We had a nice trip to Las Cueva de las Maravillas last Saturday. There were about 30 people on board the bus, including Rex, my supervisor from the embassy. I was right in my tongue-in-cheek guess about picture-taking within the cave–the photosynthesis from all the flash bulbs going off would eventually lead to the degradation of all the old Taino pictoglyphs on the cave walls. So, I can’t show you any photos of the interior of this beautiful cave system.

The upgrading of the cave is brand new–the folks who are responsible have added motion sensor lighting, so that only one area of the system is lit at a time. When the group progresses to another area, the new area gets lit up and the previous one goes dark again. Their are stainless steel handrails, subdued foot lighting that never goes out, and, in places that are appropriate for it, marble flooring. The visitors center is all new and they are constructing a new entryway on the main road. It was very impressive. The tour guides all spoke excellent English and were very knowledgeable about the cave’s history and about the state-of-the-art upgrade.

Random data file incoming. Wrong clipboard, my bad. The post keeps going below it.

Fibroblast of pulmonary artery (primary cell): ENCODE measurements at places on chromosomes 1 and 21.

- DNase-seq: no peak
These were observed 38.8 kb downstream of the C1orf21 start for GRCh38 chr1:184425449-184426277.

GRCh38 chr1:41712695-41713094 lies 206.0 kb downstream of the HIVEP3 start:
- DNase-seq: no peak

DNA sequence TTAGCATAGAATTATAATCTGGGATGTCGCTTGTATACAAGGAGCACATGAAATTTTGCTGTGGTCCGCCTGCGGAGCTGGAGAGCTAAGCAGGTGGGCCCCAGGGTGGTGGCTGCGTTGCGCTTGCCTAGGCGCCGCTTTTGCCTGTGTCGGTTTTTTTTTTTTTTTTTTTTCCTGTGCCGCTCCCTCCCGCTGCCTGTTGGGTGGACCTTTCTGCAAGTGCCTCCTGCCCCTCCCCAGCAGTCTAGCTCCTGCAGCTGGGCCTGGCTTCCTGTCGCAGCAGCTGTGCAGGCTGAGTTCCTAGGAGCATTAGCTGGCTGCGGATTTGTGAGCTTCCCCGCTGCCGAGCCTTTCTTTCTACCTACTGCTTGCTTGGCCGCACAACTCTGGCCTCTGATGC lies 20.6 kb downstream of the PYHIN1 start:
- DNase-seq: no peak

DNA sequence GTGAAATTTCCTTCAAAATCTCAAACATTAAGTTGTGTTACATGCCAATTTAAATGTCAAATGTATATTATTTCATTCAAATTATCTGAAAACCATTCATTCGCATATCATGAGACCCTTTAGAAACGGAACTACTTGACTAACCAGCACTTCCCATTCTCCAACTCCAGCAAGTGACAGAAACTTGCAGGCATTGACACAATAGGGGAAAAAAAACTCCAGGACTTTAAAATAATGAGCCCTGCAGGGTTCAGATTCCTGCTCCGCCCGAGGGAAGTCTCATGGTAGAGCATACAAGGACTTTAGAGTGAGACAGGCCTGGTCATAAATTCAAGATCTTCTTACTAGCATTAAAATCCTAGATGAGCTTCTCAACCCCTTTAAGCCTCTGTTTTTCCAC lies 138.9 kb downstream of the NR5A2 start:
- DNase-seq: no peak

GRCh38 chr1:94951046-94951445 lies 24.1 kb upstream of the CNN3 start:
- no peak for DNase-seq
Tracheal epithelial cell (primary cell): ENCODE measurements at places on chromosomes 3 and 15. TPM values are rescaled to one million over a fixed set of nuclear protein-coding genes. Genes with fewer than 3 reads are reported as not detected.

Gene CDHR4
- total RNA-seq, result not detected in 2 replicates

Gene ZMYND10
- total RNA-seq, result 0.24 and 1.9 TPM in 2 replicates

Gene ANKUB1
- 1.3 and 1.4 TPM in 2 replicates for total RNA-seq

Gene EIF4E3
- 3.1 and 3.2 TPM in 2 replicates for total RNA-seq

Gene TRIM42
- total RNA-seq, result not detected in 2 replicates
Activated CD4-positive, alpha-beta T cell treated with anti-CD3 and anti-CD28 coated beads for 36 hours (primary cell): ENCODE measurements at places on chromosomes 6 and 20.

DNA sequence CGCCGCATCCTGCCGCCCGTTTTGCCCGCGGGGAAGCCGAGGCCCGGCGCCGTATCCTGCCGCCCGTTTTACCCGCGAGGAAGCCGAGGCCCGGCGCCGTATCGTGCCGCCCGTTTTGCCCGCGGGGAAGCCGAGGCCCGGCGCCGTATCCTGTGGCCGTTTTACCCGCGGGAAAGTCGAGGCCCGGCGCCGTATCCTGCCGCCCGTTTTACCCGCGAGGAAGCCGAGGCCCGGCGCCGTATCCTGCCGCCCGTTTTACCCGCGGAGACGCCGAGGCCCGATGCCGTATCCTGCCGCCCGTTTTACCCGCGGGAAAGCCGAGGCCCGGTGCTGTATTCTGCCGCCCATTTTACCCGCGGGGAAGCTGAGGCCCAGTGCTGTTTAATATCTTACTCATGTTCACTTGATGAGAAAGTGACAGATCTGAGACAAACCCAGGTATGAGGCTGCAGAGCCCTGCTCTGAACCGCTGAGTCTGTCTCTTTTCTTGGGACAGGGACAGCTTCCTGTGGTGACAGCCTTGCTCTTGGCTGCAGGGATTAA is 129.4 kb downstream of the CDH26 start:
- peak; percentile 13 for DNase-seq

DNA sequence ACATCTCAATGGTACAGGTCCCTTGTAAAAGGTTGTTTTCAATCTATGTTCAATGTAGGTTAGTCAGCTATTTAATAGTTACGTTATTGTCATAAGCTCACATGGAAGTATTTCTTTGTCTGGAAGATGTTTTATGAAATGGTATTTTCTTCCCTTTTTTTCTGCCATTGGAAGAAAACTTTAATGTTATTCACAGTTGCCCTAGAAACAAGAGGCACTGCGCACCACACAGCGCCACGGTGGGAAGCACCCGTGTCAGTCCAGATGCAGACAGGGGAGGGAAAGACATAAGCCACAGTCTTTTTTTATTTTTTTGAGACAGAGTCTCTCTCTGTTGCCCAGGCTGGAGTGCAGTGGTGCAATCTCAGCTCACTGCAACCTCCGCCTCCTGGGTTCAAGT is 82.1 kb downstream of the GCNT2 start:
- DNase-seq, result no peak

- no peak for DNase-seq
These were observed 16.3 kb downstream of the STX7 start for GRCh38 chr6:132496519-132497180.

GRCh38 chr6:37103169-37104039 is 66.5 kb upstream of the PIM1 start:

After the cave tour, our group had lunch and relaxed for several hours at Cumayasa Ranch, where you can go horseback riding, take a river trek, or relax under the covered patios surrounded by peacocks. All in all, it was a good trip.

One of the peacocks–I was able to creep up on it before it got miffed and walked away.


I hung out a lot with these guys. Here we are just before grabbing a lunch buffet of Chicken Cumayasa, Macaroni Tuna Salad, Roast Eggplant, Red Beans and Rice, bread and dessert. From the left front, clockwise are Alex, Spencer (both members of embassy families), Roberto (I think), Rex (my supervisor), and Ken (who works with USAID at the embassy).


We’ve had a bit of turnover in players, with new ones arriving and others leaving. A few players have been released, and one fellow, quite fluent in English, very bright and a pleasure to have in the class, called it quits in order to continue his education. He wants to go to university and major in Linguistics. Many people were sad to see him go, including me.

I’ve become pretty good at knowing most of the players’ names, so my memory must be getting better. . . it’s either that or the fact that half of the players seem to be named Jose or Juan. 😆

And, by the way, Nai seems to be doing very well lately. Many thanks for any thoughts and prayers you may have sent his way. More later.